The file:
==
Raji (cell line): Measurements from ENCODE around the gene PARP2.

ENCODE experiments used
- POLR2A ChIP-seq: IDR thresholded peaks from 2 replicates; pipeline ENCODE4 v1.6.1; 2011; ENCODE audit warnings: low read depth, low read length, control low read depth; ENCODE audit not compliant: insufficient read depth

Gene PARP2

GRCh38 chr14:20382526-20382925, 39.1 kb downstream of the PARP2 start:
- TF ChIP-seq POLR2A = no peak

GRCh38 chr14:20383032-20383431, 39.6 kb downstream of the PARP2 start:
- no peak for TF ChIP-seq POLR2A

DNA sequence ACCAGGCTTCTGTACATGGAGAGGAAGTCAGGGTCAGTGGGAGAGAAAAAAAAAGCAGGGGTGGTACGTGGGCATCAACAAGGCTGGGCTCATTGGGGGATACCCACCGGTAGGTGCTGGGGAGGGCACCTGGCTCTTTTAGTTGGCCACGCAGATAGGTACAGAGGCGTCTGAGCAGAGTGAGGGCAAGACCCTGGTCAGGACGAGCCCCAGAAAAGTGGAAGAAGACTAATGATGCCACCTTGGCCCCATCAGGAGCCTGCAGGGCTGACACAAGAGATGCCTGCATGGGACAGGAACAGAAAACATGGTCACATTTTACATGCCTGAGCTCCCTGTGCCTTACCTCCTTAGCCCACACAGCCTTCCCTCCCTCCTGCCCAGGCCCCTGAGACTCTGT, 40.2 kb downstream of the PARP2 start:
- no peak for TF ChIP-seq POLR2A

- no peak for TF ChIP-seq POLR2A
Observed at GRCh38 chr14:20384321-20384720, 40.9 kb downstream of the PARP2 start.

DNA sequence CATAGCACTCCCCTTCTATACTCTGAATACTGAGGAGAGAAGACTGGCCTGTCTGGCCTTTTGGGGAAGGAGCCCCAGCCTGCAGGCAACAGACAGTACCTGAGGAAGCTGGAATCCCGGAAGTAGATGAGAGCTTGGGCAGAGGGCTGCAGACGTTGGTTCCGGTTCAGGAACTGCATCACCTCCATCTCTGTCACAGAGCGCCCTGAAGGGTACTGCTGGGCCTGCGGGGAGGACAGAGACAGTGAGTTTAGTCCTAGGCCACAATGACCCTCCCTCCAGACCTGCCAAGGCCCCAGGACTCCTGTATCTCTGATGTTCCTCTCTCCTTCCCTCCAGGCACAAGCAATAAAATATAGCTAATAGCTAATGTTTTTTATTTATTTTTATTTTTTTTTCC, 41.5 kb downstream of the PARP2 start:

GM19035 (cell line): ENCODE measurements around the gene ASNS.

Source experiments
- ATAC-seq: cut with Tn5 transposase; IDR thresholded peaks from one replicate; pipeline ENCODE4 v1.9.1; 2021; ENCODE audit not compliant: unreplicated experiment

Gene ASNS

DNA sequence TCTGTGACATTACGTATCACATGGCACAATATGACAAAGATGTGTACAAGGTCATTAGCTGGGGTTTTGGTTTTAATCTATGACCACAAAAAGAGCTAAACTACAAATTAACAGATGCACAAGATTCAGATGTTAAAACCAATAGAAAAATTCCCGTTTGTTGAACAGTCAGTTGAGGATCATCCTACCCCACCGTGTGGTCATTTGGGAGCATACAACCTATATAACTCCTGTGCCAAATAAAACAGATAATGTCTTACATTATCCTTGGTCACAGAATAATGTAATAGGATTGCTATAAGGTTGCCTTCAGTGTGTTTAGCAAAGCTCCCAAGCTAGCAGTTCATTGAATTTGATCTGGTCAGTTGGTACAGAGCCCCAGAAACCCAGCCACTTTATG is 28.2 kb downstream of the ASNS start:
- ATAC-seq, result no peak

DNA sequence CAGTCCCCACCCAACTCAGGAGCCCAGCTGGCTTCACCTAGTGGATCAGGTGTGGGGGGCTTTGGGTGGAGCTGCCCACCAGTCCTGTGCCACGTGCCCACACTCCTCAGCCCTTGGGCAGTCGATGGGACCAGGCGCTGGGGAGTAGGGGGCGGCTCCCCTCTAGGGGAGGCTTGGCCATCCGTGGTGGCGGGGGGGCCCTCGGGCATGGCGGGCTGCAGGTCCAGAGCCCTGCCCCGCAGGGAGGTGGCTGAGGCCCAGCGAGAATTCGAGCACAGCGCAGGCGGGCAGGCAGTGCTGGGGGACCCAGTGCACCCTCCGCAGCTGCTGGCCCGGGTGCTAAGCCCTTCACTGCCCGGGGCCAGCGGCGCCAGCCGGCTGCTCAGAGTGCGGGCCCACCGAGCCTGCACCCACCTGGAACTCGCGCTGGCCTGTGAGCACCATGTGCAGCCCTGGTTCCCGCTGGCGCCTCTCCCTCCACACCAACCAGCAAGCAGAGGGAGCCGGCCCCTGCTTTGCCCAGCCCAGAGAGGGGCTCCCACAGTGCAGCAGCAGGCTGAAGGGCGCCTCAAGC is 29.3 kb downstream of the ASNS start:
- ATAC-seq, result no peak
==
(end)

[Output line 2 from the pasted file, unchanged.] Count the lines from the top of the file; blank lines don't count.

ENCODE experiments used